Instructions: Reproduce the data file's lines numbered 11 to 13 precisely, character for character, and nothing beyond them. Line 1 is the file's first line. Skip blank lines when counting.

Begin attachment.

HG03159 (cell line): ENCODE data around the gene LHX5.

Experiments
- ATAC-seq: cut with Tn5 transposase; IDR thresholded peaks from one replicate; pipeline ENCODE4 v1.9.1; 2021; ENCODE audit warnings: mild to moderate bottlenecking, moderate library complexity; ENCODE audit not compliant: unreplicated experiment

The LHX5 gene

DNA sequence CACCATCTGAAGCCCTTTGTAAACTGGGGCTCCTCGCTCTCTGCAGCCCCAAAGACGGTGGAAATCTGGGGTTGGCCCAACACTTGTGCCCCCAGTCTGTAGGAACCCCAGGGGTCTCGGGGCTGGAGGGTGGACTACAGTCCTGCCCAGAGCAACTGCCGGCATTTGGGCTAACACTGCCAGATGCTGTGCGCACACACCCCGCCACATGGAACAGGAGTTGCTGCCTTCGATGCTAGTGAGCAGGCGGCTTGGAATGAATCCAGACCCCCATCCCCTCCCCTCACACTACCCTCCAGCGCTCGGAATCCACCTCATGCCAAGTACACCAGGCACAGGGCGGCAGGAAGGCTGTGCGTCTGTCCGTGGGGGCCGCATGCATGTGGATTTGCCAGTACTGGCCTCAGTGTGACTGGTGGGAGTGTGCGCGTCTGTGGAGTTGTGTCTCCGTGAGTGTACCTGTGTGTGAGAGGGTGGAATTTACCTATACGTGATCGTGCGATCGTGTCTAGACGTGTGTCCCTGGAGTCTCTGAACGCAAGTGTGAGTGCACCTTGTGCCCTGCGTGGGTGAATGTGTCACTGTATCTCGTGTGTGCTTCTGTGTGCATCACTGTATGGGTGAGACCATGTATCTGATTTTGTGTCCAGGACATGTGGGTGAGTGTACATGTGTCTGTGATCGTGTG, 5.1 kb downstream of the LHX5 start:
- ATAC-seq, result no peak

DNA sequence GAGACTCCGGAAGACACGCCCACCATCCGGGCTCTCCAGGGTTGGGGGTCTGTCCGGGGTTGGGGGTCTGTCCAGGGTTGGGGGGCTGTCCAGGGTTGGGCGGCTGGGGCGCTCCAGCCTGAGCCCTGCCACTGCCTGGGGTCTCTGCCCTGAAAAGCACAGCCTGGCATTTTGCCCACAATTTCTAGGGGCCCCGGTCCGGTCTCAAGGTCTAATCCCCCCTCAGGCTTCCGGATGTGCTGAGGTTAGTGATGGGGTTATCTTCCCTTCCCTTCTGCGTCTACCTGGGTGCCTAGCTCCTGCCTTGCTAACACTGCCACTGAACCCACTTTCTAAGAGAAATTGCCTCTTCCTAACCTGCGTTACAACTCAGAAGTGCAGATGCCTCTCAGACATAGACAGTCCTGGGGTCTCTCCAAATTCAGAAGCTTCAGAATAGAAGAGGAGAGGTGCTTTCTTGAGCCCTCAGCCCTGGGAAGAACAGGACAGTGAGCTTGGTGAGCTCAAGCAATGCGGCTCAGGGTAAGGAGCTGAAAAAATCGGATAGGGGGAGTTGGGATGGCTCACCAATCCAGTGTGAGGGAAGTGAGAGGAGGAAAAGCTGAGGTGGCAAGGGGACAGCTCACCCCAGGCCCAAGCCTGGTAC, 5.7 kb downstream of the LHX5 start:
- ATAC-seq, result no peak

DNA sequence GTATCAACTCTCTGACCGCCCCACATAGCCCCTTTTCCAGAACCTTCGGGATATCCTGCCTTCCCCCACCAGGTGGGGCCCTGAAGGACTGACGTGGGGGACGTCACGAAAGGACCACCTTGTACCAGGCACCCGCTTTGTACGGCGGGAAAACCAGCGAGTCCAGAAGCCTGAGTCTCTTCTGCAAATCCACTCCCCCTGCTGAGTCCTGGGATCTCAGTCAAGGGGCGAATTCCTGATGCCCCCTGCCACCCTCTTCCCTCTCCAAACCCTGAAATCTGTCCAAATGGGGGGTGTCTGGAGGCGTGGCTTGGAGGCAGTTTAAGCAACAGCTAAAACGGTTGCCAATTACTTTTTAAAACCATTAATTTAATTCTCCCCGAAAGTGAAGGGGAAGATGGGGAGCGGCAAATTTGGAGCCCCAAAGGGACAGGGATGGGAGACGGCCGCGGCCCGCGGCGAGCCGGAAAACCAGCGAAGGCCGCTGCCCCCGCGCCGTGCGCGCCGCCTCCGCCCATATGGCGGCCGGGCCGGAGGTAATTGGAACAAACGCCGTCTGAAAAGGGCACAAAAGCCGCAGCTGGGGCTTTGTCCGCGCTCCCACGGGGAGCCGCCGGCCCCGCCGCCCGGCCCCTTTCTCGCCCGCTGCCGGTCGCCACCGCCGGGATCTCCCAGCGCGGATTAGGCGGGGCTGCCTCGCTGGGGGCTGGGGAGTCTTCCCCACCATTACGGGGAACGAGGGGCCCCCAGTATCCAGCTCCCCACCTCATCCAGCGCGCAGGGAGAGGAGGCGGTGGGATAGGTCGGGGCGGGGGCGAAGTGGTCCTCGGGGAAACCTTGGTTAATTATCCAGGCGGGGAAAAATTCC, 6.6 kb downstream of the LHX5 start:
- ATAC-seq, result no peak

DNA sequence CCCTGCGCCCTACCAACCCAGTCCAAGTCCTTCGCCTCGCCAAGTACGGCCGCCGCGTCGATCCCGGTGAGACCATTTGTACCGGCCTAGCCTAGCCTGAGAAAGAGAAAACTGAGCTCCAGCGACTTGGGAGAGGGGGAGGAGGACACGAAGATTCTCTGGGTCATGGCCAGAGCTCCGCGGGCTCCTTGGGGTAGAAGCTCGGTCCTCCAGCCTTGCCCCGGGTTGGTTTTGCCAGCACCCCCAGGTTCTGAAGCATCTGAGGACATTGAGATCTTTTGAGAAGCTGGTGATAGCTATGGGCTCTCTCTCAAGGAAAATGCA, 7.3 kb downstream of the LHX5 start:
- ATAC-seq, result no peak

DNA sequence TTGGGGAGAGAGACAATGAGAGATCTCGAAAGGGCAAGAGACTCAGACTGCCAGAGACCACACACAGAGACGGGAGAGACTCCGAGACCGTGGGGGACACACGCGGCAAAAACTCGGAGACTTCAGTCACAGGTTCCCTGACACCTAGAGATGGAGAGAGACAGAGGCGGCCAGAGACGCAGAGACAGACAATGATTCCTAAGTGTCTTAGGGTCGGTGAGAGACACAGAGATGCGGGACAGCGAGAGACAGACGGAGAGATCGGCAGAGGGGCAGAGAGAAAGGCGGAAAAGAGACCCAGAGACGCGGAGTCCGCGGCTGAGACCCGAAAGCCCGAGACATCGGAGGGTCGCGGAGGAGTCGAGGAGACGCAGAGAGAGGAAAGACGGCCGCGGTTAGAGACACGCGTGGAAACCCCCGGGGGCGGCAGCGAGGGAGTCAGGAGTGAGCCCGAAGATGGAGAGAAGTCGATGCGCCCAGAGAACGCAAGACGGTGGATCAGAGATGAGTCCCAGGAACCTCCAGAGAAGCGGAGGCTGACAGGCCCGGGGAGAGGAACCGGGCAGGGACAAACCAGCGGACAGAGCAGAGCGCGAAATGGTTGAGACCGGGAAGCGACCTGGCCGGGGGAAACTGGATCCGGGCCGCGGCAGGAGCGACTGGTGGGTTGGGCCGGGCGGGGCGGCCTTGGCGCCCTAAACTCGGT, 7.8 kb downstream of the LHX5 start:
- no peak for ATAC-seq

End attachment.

DNA sequence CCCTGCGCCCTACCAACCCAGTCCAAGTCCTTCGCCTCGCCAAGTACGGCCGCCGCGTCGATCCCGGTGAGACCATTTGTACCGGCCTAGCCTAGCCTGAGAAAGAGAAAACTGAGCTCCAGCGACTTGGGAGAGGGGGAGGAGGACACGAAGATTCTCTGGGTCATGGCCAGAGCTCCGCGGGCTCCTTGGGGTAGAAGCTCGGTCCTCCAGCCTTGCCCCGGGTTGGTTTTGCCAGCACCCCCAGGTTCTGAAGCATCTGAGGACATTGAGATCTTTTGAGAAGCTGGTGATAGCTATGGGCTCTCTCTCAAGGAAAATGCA, 7.3 kb downstream of the LHX5 start:
- ATAC-seq, result no peak

DNA sequence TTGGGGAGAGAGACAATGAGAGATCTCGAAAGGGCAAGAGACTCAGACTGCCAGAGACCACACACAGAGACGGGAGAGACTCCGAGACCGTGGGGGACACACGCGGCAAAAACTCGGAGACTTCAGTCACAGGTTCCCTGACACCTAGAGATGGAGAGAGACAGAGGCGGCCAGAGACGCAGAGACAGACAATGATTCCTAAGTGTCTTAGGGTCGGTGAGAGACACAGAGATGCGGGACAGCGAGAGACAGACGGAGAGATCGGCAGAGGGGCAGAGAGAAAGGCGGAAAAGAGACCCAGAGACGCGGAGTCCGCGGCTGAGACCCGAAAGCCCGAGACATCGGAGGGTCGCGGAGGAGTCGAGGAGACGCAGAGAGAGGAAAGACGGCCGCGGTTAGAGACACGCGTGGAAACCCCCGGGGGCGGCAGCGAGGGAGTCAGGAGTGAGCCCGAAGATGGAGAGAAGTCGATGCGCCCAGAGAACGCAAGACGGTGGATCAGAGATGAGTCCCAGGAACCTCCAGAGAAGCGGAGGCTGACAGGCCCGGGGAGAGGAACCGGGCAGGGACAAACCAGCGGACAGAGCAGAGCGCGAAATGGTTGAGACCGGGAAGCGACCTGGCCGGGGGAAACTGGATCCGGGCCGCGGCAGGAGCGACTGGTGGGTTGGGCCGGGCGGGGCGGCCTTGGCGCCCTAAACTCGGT, 7.8 kb downstream of the LHX5 start: